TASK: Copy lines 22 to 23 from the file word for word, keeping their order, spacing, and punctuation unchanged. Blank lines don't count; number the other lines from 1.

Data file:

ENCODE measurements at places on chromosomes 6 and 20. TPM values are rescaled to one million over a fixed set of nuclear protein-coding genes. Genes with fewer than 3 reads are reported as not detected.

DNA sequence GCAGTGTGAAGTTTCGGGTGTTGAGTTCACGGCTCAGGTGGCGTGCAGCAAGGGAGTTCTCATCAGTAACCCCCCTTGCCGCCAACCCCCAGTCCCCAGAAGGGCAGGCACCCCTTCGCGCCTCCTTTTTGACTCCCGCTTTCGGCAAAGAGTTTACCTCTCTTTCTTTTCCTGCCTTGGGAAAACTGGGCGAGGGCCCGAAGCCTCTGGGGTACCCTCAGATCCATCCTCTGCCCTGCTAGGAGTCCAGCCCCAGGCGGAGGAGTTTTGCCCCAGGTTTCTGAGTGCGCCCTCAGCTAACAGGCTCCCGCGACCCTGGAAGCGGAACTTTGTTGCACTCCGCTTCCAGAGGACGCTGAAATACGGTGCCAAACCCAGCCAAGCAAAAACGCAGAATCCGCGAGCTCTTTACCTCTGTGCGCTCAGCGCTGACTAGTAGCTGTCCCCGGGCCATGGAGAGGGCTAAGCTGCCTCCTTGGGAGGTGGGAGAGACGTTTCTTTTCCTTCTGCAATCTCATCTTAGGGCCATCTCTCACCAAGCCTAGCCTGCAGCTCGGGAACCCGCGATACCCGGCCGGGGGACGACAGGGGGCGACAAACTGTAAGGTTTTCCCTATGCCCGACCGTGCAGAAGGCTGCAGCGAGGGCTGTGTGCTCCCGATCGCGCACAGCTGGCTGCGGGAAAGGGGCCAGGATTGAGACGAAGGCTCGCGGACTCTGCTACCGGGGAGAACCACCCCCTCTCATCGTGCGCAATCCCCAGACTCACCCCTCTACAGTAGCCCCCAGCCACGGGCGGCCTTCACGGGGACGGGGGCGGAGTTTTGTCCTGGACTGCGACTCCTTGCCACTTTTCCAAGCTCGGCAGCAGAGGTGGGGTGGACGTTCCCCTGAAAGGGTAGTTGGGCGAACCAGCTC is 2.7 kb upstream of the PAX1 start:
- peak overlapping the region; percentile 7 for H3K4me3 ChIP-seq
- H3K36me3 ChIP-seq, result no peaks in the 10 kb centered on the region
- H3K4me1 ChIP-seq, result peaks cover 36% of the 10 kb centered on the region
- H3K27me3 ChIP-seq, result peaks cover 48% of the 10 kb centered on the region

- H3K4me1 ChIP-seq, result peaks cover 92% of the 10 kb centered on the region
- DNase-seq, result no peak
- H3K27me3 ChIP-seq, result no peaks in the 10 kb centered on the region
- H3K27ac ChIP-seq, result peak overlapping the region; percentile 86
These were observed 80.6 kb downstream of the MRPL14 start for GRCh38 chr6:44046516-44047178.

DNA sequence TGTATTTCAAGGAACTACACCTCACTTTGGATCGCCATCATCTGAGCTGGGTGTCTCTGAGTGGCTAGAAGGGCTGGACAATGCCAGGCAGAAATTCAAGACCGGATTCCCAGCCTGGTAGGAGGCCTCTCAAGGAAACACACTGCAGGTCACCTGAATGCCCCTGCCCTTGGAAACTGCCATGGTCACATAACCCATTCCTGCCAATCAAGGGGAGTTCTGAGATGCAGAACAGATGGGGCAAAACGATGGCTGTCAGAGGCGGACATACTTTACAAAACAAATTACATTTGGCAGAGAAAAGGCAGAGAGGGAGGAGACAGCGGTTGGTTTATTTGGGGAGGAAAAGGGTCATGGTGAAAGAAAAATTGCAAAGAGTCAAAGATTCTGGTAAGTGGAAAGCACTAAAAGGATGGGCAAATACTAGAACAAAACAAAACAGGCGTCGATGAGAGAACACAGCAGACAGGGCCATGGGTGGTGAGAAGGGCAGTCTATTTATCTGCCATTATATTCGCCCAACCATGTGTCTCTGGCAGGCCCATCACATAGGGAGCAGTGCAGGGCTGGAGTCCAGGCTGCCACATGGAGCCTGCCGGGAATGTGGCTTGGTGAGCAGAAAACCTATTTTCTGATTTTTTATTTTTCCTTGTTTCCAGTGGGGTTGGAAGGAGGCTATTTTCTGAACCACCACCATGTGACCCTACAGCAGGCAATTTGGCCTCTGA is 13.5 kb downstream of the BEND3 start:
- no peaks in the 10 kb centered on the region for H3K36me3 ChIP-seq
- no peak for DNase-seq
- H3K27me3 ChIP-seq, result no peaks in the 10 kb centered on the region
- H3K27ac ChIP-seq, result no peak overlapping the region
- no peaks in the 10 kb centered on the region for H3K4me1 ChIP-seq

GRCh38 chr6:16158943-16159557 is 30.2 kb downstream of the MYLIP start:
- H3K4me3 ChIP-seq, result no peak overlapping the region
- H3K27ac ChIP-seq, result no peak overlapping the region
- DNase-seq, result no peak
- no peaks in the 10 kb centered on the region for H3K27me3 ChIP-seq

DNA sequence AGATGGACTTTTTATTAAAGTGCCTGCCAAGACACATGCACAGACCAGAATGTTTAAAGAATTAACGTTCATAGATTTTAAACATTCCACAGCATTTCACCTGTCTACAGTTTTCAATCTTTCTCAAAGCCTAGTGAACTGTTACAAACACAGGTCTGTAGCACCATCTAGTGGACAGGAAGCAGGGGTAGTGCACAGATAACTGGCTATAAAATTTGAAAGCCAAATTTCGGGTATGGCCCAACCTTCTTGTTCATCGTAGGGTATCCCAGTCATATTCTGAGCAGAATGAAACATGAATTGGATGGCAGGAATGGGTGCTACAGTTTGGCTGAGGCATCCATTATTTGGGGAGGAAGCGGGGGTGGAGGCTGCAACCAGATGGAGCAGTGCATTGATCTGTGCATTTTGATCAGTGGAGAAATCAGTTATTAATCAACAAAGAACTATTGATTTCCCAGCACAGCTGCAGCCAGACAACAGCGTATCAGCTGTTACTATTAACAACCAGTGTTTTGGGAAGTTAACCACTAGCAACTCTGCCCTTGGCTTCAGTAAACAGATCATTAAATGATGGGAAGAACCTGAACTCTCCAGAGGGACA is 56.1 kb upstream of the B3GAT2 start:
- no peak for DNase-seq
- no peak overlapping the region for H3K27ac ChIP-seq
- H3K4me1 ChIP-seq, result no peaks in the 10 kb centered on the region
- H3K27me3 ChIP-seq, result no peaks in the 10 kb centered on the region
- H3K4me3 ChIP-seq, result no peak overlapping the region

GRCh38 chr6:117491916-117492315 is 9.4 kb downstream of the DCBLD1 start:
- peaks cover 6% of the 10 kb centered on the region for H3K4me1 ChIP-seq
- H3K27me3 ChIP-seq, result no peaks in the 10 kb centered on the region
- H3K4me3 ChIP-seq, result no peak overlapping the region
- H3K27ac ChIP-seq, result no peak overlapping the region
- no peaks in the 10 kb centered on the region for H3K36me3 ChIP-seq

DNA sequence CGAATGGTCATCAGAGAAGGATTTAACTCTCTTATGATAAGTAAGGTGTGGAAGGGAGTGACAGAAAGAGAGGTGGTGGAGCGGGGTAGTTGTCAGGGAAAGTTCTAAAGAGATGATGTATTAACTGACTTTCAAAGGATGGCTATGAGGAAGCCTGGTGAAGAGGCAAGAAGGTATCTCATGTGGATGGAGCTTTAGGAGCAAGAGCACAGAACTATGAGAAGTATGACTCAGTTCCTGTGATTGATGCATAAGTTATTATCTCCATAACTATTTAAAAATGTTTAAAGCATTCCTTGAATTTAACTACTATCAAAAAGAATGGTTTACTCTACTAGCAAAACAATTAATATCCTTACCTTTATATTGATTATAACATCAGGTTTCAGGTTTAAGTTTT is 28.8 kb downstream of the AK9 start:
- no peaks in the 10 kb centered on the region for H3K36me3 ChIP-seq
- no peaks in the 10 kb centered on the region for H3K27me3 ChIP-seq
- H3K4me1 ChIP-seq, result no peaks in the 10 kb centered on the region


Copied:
- no peaks in the 10 kb centered on the region for H3K27me3 ChIP-seq

DNA sequence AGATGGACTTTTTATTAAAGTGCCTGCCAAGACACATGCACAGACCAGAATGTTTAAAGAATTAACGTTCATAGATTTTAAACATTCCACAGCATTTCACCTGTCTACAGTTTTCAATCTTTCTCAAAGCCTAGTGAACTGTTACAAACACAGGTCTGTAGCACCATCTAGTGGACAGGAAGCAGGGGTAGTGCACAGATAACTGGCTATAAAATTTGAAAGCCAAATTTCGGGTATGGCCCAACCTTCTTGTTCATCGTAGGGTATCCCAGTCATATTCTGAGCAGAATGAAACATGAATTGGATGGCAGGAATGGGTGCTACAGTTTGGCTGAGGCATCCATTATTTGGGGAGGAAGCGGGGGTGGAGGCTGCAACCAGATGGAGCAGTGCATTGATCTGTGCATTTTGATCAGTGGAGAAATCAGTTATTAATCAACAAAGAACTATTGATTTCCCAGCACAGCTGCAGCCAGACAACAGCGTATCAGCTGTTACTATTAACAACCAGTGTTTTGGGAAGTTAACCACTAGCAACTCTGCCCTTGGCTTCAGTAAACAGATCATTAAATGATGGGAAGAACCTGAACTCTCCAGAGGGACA is 56.1 kb upstream of the B3GAT2 start: